Summer Means…Outdoor Video Shoots

Living in central North Carolina means beautiful weather in spring and bright sunshine in the summer.  And with that lovely weather comes more opportunities to conduct interviews in exterior settings, capture outdoor events, and incorporate outdoor backgrounds into b-roll.

Certain tips are true no matter where you will be shooting your video, but here’s five tips that will help your outdoor video production be a success.

Unlike the temperature in your nice studio, you can’t control the weather.  Plan your production for multiple weather types so that if the weather changes the day of, or even during, you can adjust and continue to get good footage.  Check weather forecasts for the day and the day of.  Pack rain gear for YOU and your GEAR.

If you are standing outdoors in a remote location, you can’t pop into the video closet and pull out extra cables. Know what gear, equipment, cables, and extras you will need and take them.  And if possible, take extra.

Your camera of course, and along with it a tripod.  Include a reflective board, or even a big white posterboard in your kit to use as a bounce. (Check out this handy article and video on bounce lighting:

You should consider not just the video gear, but audio as well.  Extra headphones, adapters, and even external mikes might save your day.

And never ever forget to consider power.  Batter chargers, extra batteries, and if needed for your equipment, A/C adapters as well.

All of your effort is wasted if you don’t have a means to record.  Depending on your camera, you might need disk, tapes, or memory cards.  Have on hand more than you need, so that you can switch out as needed or replace any faulty recording media.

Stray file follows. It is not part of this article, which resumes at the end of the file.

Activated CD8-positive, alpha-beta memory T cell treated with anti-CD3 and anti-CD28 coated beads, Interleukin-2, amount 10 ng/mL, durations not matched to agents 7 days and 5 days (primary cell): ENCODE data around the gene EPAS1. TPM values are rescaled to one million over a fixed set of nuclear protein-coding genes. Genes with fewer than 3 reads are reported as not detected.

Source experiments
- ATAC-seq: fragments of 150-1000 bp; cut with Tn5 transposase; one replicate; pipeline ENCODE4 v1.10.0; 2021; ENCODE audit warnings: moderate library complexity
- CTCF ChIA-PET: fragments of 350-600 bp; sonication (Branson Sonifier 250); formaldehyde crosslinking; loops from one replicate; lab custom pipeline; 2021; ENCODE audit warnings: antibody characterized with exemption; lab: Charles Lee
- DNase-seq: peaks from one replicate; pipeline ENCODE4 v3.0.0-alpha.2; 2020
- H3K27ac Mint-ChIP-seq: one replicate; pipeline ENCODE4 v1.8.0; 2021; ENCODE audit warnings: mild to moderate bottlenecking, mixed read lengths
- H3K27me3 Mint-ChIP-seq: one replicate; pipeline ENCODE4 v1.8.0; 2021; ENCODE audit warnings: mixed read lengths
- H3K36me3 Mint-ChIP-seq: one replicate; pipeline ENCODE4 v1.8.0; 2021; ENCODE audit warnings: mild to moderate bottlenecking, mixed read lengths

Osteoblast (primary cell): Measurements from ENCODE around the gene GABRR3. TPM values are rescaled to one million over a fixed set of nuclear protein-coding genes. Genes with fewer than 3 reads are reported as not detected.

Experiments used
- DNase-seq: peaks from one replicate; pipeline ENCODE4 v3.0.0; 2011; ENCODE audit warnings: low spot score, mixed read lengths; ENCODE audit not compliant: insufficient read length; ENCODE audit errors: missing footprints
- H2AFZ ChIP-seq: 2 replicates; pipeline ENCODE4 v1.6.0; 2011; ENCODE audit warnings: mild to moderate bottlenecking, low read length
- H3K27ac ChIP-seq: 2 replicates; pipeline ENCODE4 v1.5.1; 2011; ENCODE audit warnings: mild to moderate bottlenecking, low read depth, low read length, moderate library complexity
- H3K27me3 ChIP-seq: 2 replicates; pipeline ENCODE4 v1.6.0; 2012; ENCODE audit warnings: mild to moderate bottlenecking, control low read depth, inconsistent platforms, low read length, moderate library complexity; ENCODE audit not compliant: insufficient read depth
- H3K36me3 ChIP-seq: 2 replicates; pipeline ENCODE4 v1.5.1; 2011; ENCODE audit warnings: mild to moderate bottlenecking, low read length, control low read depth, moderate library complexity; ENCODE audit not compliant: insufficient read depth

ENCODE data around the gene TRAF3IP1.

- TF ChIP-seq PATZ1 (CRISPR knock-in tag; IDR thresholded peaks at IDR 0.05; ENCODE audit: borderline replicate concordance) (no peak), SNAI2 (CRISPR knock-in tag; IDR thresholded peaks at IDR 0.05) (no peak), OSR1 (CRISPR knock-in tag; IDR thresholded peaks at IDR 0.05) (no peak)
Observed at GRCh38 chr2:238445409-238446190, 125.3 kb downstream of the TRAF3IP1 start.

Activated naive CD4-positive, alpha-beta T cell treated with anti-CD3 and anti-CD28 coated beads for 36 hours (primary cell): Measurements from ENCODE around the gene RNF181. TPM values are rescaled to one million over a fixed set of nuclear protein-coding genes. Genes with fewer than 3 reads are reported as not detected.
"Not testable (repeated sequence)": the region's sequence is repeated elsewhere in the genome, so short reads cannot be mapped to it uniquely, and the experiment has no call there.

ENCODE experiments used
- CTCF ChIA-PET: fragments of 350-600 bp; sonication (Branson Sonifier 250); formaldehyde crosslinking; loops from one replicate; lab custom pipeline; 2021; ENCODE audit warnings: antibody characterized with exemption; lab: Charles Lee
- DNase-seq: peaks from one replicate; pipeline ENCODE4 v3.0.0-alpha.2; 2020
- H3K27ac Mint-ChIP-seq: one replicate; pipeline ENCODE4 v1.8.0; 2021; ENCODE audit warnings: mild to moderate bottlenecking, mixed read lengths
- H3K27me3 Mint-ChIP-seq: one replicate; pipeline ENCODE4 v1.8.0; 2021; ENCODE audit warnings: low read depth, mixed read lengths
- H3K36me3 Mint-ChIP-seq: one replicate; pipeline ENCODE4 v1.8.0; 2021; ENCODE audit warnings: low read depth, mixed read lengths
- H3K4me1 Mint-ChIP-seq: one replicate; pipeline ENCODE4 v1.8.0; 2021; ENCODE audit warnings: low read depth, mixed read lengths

Your kit is almost complete.  Include your “hardware store” as well – screwdriver, duct or gaffers tape, needle-nosed pliers, and a utility knife.


Sure, the sun is a wonderful, natural light.  But it can also totally ruin your shots.  When creating outdoor video of a person in front of a background, do NOT position the person directly under the sun nor facing the sun.  This will help you avoid creating shadows around their face or them having to squint. Do NOT place the sun directly behind your subject either – it will create a halo around them and put their face in shadow.

With overhead, facing, and behind eliminated, you can now assume the best way to use sunlight for your outdoor shoot is from the side.  From the side, the sunlight adds depth without too many dark areas or shadows.

And remember that reflector or white posterboard mentioned in packing your kit?  Use it as a bounce to enhance your lighting.  (

Here’s the recap of some outdoor video shooting tips:


  • Check weather forecast before day of production
  • Check weather forecast the day of production
  • Pack rain gear for YOU and for your GEAR


  • Weather gear, camera, tripod, light reflector or white posterboard, audio cables, mics, batteries/power cords, recording media, screw driver, gaffers tape, utility knife


  • Do not place your subject underneath, in front of, or facing sunlight to prevent dark shadows, odd halos, or squinting faces.
  • Use the sun as a side light to enhance your overall image.
  • Use a bounce to leverage the natural sunlight.

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